Encountering History in the Digital Age 

 by Sam Erikson

I have always had an interest in history and for as long as I can remember, I planned to major in History at college to someday become the person working at the museum rather than the curious visitor. Following my first year at Messiah University, I encountered frustration with the course work and decided to pursue a slightly different path. This year as a Communication major, with a minor in History, the prospect of taking this course was interesting because the course structure was different than any of the other History courses offered in the department. The interactivity and hands on approach to the study of the field of digital history is more appealing than listening to lectures and writing research papers for a whole semester. I enjoy exploring the similarities and differences between the two academic programs and to discovering how this course will benefit my academic and personal growth. 

I knew very little about digital history coming into this course, except for the basic fact that it is the digitizing of history through many forms of media. That knowledge has stayed the same and has grown more concrete throughout the first 4 weeks in the class. Now, my definition of digital history looks like this: Digital history is the study of the past using various digital mediums such as the Internet, databases, and online forums as new ways of examining and interpreting history. The mass digitization of history affects the study of history by allowing it to be more widely accessible to people of all ages, academic backgrounds, socioeconomic statuses, races, ethnicities, etc. 

There are five main things that I have learned about digital history that I believe are at its core. First, and perhaps most obvious, digital history is flexible because it can convert all kinds of media and place it into databases, easily preserving and organizing film, text, etc. Through this, a more complete picture can be created when the information can be synthesized into new formats, combining the data together. Second, it has a greater capacity for information storage than traditional brick and mortar archives do. If historians tried to fit the same amount of data into paperback material, they would be wasting exponentially more physical resources and time. Next, digital history is accessible. Storing historical information on digital networks means that a wide range of audiences can be reached. This information is stored on networks that can immediately distribute it to whoever is trying to access it. Fourth, digital history offers a new platform for collaboration between historians and the public because online forums open the possibility for debates and exchange of information. Finally, digital history allows historians to reexamine historical events/people by having easy access to endless images, sounds, and moving pictures, which reveal new insight/new information about the events/people.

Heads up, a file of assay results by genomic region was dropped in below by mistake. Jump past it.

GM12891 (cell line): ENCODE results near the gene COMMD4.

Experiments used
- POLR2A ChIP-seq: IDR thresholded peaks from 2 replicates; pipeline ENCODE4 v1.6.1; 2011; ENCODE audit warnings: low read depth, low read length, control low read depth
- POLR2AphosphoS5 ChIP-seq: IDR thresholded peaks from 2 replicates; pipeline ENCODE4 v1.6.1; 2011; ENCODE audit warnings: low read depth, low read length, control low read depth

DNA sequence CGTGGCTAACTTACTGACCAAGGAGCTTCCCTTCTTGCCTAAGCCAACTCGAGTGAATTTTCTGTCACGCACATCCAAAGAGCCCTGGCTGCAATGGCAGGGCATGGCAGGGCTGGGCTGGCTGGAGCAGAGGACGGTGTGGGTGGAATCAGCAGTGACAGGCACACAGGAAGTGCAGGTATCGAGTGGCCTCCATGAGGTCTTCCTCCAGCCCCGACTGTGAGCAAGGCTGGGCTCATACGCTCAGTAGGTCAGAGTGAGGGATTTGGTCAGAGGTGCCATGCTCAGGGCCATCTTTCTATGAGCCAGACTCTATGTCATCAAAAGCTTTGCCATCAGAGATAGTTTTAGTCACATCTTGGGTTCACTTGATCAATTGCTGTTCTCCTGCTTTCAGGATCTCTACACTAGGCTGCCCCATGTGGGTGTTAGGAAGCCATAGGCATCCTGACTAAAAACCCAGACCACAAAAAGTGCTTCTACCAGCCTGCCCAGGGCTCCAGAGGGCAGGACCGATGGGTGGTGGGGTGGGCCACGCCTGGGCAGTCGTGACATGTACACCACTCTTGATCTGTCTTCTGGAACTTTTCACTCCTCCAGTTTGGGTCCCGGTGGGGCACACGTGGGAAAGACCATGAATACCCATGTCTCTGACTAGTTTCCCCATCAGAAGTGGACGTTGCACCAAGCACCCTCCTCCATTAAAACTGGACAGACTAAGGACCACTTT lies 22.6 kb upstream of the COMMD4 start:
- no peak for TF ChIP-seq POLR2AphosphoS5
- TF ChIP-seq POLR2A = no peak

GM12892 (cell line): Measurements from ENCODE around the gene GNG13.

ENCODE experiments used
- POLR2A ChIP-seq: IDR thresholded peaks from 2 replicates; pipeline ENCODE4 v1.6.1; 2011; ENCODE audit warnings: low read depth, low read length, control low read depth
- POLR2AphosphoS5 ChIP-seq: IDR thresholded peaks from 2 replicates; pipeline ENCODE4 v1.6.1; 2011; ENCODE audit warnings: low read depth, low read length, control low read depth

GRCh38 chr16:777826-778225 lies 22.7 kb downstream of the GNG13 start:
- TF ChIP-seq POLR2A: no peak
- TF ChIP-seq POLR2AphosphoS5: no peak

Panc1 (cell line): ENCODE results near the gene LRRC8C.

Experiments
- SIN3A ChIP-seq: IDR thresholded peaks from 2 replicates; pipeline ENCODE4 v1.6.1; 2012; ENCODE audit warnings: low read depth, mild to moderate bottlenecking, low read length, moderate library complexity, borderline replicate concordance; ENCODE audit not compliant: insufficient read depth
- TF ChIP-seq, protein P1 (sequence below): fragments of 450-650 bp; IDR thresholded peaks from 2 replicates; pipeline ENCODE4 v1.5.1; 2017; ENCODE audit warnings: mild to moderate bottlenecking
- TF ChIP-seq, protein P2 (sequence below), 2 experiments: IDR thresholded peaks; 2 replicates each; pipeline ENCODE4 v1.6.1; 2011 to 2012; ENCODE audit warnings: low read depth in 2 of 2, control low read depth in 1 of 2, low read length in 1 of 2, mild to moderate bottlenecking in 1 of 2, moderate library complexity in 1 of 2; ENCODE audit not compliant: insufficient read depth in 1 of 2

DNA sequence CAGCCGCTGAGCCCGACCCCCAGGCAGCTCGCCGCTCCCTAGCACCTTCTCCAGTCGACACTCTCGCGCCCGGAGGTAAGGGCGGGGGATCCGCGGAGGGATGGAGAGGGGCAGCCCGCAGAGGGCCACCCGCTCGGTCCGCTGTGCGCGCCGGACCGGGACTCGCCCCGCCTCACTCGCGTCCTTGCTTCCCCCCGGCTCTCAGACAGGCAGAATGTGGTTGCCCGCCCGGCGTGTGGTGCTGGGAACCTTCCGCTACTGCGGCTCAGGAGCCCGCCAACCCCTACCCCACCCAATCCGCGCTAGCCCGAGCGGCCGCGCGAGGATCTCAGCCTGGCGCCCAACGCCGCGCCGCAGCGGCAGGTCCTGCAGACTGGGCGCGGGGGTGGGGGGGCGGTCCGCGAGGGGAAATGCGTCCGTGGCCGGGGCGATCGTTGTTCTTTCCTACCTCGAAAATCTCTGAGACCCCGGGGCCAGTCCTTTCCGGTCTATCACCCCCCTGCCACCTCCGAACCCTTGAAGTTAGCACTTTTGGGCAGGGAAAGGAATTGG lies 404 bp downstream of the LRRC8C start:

One of the most engaging readings was “History in the Digital Age” by historian Toni Weller. I appreciated how she talked about the collaborative capacity of digital history, because that is what I am primarily intrigued by and drawn to. She states that, “Content can be shared instantaneously, and research now has the ability to reach a wide demographic. Due to the digitization of historical scholarship, it is becoming more interactive and dynamic, linking researchers to much wider communities of participation (69).”1 She also explains, “digital history software tools help to focus attention through indexing, concordance, visualization, clustering and relating. Algorithms also analyze documents or passages to automatically cluster them by similarity, summarize them, or find other sources that are most closely related (68).”2 All of these aids are meant to simplify the data retrieval process and accelerate research. 

I am planning to complete a research project about bounty hunters in the Old Eighth Ward in Harrisburg, Pennsylvania. The Old Eighth Ward existed up until the early 20th Century, in the location where the Capitol Complex now stands. I would have never expected bounty hunters to be a part of local history. This is a complex and nuanced topic as it is intriguing in some aspect, but it is important to remember the human aspect of this when thinking about what the bounty hunters did. The crucial part is telling the narrative as it was and being as non-biased as possible. 

I was not even aware of the Old Eighth Ward’s history until this class. My ignorance is a perfect example of why digital history is so necessary. It connects people like me with their past, enriches them, and equips them to be more responsible citizens and humans. 

About the author:

Sam Erikson is a sophomore at Messiah University. He is majoring in communications and minoring in history.

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